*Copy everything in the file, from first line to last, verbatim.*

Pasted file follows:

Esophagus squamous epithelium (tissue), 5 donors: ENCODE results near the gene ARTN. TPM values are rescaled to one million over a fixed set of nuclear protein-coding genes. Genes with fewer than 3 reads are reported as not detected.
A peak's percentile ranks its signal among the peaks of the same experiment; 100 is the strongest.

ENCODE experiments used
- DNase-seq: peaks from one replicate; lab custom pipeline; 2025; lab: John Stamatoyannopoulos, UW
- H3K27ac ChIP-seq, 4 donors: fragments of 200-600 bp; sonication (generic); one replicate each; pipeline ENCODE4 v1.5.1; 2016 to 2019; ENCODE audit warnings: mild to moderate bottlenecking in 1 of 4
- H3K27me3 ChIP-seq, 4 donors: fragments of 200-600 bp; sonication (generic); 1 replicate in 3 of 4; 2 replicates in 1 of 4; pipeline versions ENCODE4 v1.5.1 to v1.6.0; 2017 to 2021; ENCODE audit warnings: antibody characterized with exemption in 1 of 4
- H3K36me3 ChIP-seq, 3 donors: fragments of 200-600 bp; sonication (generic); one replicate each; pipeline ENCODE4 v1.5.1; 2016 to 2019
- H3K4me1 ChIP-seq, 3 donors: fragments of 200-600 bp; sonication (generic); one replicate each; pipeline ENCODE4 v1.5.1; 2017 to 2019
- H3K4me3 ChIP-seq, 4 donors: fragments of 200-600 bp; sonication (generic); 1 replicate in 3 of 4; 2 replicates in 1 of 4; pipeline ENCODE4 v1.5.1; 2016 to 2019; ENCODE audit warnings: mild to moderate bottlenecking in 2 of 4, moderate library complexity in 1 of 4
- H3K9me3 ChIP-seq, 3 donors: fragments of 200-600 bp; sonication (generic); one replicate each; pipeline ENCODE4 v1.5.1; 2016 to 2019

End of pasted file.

Esophagus squamous epithelium (tissue), 5 donors: ENCODE results near the gene ARTN. TPM values are rescaled to one million over a fixed set of nuclear protein-coding genes. Genes with fewer than 3 reads are reported as not detected.
A peak's percentile ranks its signal among the peaks of the same experiment; 100 is the strongest.

ENCODE experiments used
- DNase-seq: peaks from one replicate; lab custom pipeline; 2025; lab: John Stamatoyannopoulos, UW
- H3K27ac ChIP-seq, 4 donors: fragments of 200-600 bp; sonication (generic); one replicate each; pipeline ENCODE4 v1.5.1; 2016 to 2019; ENCODE audit warnings: mild to moderate bottlenecking in 1 of 4
- H3K27me3 ChIP-seq, 4 donors: fragments of 200-600 bp; sonication (generic); 1 replicate in 3 of 4; 2 replicates in 1 of 4; pipeline versions ENCODE4 v1.5.1 to v1.6.0; 2017 to 2021; ENCODE audit warnings: antibody characterized with exemption in 1 of 4
- H3K36me3 ChIP-seq, 3 donors: fragments of 200-600 bp; sonication (generic); one replicate each; pipeline ENCODE4 v1.5.1; 2016 to 2019
- H3K4me1 ChIP-seq, 3 donors: fragments of 200-600 bp; sonication (generic); one replicate each; pipeline ENCODE4 v1.5.1; 2017 to 2019
- H3K4me3 ChIP-seq, 4 donors: fragments of 200-600 bp; sonication (generic); 1 replicate in 3 of 4; 2 replicates in 1 of 4; pipeline ENCODE4 v1.5.1; 2016 to 2019; ENCODE audit warnings: mild to moderate bottlenecking in 2 of 4, moderate library complexity in 1 of 4
- H3K9me3 ChIP-seq, 3 donors: fragments of 200-600 bp; sonication (generic); one replicate each; pipeline ENCODE4 v1.5.1; 2016 to 2019